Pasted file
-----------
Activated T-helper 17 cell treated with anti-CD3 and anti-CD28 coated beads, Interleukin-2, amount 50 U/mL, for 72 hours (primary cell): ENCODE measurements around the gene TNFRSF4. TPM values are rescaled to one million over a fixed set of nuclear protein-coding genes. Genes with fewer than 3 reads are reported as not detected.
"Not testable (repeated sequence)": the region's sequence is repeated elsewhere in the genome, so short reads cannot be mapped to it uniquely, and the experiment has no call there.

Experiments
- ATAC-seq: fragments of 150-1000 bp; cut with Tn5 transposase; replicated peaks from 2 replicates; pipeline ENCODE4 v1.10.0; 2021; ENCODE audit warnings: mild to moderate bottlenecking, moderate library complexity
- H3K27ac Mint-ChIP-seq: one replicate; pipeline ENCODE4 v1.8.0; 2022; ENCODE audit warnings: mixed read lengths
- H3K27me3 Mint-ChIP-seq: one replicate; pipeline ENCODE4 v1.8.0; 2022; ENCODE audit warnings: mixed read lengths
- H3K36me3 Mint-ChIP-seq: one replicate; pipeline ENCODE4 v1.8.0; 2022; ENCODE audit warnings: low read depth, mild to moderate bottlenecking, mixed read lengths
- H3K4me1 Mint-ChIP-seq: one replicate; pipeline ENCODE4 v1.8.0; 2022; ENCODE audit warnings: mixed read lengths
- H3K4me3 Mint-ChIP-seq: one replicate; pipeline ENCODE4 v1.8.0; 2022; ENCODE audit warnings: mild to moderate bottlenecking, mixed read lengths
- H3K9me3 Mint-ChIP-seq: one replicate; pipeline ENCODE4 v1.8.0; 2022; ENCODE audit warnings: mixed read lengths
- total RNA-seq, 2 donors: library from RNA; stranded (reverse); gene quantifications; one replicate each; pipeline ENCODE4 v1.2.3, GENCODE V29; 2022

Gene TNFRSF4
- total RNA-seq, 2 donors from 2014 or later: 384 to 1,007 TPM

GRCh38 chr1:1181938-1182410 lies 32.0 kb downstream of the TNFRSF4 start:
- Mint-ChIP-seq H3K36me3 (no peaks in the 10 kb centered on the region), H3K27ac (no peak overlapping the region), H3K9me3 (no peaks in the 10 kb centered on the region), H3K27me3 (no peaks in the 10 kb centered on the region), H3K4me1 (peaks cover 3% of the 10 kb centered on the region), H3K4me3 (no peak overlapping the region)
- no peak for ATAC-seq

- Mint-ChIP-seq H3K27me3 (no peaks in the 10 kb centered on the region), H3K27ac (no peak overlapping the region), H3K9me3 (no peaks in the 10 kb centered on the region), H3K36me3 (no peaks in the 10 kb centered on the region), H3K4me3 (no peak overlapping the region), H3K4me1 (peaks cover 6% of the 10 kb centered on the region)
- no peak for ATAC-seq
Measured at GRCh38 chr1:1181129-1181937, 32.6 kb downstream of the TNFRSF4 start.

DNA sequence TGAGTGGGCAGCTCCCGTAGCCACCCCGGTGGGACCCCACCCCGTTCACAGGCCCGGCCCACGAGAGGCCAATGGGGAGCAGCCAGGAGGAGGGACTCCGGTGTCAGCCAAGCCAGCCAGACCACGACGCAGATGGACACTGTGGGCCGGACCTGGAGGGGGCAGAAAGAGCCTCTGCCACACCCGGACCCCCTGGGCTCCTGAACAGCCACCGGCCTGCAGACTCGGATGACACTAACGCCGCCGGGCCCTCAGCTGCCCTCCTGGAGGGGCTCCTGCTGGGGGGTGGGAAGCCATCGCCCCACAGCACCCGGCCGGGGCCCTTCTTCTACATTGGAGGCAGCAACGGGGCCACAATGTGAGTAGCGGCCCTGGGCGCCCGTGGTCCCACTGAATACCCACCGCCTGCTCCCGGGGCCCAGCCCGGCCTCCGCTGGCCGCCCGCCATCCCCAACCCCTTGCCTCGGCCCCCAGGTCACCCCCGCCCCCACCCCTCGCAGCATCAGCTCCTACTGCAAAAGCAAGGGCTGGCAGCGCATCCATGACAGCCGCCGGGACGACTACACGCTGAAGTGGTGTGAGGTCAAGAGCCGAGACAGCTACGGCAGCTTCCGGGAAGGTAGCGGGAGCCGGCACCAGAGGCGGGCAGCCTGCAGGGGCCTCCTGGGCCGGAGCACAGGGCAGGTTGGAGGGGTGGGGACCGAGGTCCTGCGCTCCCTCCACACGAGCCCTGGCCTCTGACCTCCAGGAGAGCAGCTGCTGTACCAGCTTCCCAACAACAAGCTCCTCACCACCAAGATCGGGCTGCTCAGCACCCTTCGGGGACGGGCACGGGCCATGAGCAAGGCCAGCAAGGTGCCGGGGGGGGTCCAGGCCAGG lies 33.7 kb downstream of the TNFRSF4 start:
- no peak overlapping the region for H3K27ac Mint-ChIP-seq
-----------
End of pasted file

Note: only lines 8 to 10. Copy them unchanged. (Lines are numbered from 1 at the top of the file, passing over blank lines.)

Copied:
- H3K4me1 Mint-ChIP-seq: one replicate; pipeline ENCODE4 v1.8.0; 2022; ENCODE audit warnings: mixed read lengths
- H3K4me3 Mint-ChIP-seq: one replicate; pipeline ENCODE4 v1.8.0; 2022; ENCODE audit warnings: mild to moderate bottlenecking, mixed read lengths
- H3K9me3 Mint-ChIP-seq: one replicate; pipeline ENCODE4 v1.8.0; 2022; ENCODE audit warnings: mixed read lengths